I believe in theory a lot more could have done to ensure the film’s finding its way to the sort of audiences for whom this sort of film generally could be received. We did efforts getting the film out at schools and that was very rewarding for everyone involved. Of course, it can be assumed teenagers would not normally have picked this film to see over some blockbuster-mainstream-film but the sort of discussions that were had with students at schools after the screenings were very impressive and eye-opening. I guess you could sum the answer up by saying that making this kind of film both has its advantages and disadvantages when it comes to distribution and reception which you learn in due time.
Jamila (2019), photo: Grand Slam Film
C-P: Since the release of the film, the film has expanded its scope through cultural spheres from cinema and television onward to the realm of contemporary art, through your current stint doing a MFA at the Royal Institute of the Art in Stockholm and the film’s inclusion in the very prestigious (quadrennial-exhibition) Moderna Exhibition 2018 at Moderna Museet. Has the film’s reception in art in any way impacted or changed the way you view the work yourself?
S.V: What has been so nice with having the film move fluidly between screening and exhibiting contexts this way is that I realized the response the film would generate would differ quite a lot depending on the audience. When the film was shown as a theatrical release much of the feedback would relate to the content of the film; the storytelling and the overall theme of it. In art there has been much more of an emphasis on the artistic and formal aspects of how the film is actually made beyond the storytelling. Up until recently I had been in a process of searching for artistic identity to figure out and grasp where my work is seated; if it is one thing over the other, and I think the greatest realization relating to the expansive scope of Shapeshifters is the feeling of not needing to worry so much or overthink or going to lengths to define the work I am doing.
Jamila (2019), photo: Grand Slam Film
C-P: How is art-school meeting your expectations and how are you relating to your time there?
S.V: I had been working so much before, both on other people's projects and visions and then my own, and there was always a rapid pace moving forward and I felt the need to slow down and make room and time to reflect about my artistry and where the work could go from there. Trying things out; the act of actually experimenting with ideas is much harder in reality than you want sometimes so it’s crucial you find a context that accommodates and allows you to do so. What art-school leaves you with are ideally healthy working processes that informs learning how to address your work, share your work, work with others to execute your work and to be the recipient of other people’s work. What’s generally hard to navigate yourself in is the art sphere itself; all the machinations that it weighs on and is composed of; all the things you are never taught and about which there are codes and customs that are uncertain until you are exposed to them.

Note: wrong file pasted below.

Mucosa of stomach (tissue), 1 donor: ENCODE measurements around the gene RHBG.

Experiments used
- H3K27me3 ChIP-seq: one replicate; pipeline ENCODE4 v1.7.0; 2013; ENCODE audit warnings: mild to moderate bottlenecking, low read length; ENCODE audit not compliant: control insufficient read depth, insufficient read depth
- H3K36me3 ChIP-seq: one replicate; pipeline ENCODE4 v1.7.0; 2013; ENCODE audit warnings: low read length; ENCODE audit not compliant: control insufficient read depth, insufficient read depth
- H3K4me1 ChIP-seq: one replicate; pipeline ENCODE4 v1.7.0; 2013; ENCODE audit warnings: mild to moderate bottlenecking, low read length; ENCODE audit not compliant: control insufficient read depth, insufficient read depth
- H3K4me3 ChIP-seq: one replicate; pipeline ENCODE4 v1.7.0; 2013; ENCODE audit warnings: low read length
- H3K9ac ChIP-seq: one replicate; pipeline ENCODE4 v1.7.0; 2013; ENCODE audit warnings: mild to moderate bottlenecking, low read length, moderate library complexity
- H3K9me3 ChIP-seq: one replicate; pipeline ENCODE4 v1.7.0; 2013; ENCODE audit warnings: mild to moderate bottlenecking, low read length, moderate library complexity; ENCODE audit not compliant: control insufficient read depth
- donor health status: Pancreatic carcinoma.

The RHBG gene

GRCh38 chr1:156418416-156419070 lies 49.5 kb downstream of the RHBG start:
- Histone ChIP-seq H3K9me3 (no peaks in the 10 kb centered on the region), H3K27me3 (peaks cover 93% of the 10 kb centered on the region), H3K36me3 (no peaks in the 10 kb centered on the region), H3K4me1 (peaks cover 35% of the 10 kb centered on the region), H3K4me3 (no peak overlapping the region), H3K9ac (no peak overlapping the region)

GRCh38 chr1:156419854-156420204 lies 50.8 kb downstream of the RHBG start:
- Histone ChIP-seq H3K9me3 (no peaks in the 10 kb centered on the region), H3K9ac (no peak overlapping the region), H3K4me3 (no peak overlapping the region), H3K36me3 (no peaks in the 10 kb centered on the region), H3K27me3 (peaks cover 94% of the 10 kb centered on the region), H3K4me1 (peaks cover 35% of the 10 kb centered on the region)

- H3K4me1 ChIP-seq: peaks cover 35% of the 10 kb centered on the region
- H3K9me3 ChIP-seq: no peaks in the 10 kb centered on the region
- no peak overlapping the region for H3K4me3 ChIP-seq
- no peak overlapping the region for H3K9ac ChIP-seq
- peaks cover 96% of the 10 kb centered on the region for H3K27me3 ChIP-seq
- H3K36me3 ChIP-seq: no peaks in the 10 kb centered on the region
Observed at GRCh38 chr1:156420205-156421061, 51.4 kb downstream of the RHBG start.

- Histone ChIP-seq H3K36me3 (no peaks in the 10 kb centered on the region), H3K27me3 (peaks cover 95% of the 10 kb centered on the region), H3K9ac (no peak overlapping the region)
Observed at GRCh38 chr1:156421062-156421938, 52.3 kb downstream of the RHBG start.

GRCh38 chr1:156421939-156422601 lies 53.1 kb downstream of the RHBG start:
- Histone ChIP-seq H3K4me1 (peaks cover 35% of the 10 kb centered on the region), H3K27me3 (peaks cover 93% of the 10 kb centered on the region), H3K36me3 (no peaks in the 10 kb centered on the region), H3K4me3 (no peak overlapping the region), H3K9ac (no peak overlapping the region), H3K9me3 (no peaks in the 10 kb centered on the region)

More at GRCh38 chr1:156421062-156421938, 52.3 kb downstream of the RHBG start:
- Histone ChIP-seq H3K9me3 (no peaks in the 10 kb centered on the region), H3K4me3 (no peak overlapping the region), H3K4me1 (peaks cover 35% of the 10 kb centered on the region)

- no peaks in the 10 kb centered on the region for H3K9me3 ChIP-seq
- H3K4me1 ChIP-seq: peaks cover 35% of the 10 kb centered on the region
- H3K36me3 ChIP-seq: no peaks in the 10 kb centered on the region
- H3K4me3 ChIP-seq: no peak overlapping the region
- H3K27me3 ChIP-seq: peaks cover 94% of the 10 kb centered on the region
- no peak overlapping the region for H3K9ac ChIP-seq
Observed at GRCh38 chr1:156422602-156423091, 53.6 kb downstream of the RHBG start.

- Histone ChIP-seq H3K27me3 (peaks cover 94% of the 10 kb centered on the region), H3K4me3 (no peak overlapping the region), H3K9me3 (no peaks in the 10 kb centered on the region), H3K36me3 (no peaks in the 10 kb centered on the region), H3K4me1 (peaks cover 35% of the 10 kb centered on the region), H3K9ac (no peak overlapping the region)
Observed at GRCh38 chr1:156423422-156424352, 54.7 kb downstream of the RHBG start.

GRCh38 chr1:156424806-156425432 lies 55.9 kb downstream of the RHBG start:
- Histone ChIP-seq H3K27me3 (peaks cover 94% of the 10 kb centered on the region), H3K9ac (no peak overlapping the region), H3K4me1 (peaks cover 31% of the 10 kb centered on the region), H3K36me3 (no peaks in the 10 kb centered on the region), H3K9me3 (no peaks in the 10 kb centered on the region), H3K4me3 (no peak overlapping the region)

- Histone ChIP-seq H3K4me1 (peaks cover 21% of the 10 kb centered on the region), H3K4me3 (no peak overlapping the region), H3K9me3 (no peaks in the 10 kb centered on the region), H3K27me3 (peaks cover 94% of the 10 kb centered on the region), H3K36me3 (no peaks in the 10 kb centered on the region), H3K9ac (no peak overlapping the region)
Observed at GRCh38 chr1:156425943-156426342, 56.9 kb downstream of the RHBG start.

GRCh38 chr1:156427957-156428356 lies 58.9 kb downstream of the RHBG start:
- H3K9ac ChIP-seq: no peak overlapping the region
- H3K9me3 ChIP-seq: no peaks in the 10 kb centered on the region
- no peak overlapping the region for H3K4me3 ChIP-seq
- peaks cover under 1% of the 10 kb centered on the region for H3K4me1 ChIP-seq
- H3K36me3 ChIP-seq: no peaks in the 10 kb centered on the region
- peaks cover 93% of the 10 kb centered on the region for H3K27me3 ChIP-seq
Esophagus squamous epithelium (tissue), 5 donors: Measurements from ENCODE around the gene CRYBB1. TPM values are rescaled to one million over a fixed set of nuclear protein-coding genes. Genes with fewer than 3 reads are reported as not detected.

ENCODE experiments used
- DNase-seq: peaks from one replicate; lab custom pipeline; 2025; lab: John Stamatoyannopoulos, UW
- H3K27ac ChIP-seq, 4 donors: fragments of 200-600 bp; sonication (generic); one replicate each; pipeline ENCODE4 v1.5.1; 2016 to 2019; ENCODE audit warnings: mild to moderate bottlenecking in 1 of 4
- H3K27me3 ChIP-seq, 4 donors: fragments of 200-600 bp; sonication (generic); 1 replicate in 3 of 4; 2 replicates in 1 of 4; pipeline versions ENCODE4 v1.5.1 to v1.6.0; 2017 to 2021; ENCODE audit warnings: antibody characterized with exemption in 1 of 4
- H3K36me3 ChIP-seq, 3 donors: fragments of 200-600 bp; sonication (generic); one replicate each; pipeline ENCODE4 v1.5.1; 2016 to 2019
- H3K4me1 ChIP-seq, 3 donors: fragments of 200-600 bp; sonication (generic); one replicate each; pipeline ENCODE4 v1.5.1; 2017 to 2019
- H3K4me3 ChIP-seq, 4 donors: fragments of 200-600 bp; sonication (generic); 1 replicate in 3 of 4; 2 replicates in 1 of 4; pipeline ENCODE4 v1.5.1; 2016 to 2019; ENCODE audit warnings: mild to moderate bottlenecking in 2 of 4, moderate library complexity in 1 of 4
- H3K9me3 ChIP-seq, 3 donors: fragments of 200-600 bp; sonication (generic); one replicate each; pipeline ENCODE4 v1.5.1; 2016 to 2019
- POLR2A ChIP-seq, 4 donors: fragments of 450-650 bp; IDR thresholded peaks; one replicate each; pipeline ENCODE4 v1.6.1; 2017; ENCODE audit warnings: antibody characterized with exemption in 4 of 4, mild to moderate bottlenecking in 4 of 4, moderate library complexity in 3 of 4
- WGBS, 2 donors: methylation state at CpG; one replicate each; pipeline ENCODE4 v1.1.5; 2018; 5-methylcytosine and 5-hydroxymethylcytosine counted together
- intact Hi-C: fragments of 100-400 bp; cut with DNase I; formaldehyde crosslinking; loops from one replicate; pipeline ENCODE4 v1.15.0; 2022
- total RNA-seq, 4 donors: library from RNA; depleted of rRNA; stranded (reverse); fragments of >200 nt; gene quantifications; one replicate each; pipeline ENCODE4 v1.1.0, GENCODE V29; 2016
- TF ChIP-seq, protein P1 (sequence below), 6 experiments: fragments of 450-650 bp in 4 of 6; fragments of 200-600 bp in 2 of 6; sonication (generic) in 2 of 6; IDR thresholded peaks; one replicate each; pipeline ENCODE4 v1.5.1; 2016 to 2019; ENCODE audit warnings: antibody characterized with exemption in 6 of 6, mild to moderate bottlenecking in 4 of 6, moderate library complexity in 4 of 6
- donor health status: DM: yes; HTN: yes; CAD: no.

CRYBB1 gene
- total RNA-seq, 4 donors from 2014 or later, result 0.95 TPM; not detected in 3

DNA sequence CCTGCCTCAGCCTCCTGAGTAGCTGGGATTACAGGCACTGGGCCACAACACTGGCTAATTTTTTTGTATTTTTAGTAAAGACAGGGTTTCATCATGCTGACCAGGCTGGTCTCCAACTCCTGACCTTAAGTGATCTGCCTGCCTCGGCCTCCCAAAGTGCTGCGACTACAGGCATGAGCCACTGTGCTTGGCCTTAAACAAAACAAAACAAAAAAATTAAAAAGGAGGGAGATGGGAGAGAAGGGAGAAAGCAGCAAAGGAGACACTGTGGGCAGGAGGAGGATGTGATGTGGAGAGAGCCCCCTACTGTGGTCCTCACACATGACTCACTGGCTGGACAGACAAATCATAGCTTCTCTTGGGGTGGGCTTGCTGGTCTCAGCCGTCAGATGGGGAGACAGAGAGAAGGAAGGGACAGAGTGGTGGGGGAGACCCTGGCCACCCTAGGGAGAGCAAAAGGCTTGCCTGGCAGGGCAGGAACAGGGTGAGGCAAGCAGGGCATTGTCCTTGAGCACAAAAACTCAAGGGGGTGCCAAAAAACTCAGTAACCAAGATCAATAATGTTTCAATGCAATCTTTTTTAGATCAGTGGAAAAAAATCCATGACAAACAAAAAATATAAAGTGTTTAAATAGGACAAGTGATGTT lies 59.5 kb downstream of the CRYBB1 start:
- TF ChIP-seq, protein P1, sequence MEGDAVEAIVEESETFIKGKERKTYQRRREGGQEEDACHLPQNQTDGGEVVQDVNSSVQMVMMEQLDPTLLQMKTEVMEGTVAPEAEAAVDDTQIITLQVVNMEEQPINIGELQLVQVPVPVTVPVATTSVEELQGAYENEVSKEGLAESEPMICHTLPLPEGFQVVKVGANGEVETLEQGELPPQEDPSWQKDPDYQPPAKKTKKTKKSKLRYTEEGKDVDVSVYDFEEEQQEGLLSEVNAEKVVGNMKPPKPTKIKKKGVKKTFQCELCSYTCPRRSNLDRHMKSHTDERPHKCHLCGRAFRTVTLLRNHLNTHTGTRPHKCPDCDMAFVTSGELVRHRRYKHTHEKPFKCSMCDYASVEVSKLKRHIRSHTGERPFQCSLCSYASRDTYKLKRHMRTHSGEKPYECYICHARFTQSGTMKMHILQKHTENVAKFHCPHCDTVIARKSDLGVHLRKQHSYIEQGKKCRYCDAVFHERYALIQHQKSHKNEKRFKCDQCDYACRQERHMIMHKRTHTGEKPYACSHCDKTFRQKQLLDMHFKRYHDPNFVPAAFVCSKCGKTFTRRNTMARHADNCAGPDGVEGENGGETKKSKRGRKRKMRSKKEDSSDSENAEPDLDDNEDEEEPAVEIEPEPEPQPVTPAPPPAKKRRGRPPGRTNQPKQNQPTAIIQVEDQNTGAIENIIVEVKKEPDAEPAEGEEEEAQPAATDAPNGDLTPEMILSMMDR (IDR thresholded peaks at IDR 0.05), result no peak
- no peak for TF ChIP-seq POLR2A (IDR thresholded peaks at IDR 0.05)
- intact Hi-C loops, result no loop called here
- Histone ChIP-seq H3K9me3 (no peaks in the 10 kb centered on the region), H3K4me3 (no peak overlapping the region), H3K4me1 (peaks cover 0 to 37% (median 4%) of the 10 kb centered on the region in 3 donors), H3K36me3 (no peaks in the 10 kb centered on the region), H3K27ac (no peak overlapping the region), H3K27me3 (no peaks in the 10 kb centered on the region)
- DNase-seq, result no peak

MFA degree project (work in progress), due 2019 at the Royal Institute of Art, photo: Milja Rossi
C-P: I hear what you are saying and as we are speaking now, I think of how the artist often relates to the art sphere as being the furthest down in a food chain or hierarchy even though ultimately the whole sphere itself is reliant on the labor of the artist. And yet an artist often will see her position as incredibly dependent on mediators and second parties. Being an artist often appears like a forever-wait for something to emerge and to be shown grace by others. I realize the artist is more empowered than she often will give herself credit for but it comes down to exercising a certain power and acting it out. That’s why I often tell artists to get together and create their own opportunities and stress that together artists constitute strong networks that can benefit the collective body of artists. I also believe art-schools need to take greater responsibility in minimizing the gaps between the sheltered world of art-school and the realities that lie beyond the artist studio at school.
Lastly, I’m very curious about what you are preparing for your upcoming degree exhibition this year in spring and what is waiting in the pipeline in 2019?
S.V: For the degree exhibition I’m working with installations and film, revolving around notions of failure; failure when a individual falls short of their command and the scope that has been set out for their acting and achieving. Again I’m returning as well to ideas about memory and collective experiences that are often omnipresent for me, and perhaps also ideas about migration although this will not as be explicit or vocalized as was the case with "Shapeshifters". The film I’m showing departs from a relationship between a mother and daughter and there is an emphasis on how the body is the bearer of history and memory that can be passed on between generations. It’s quite existentialist altogether in relation to what it means to be an individual in contemporary society.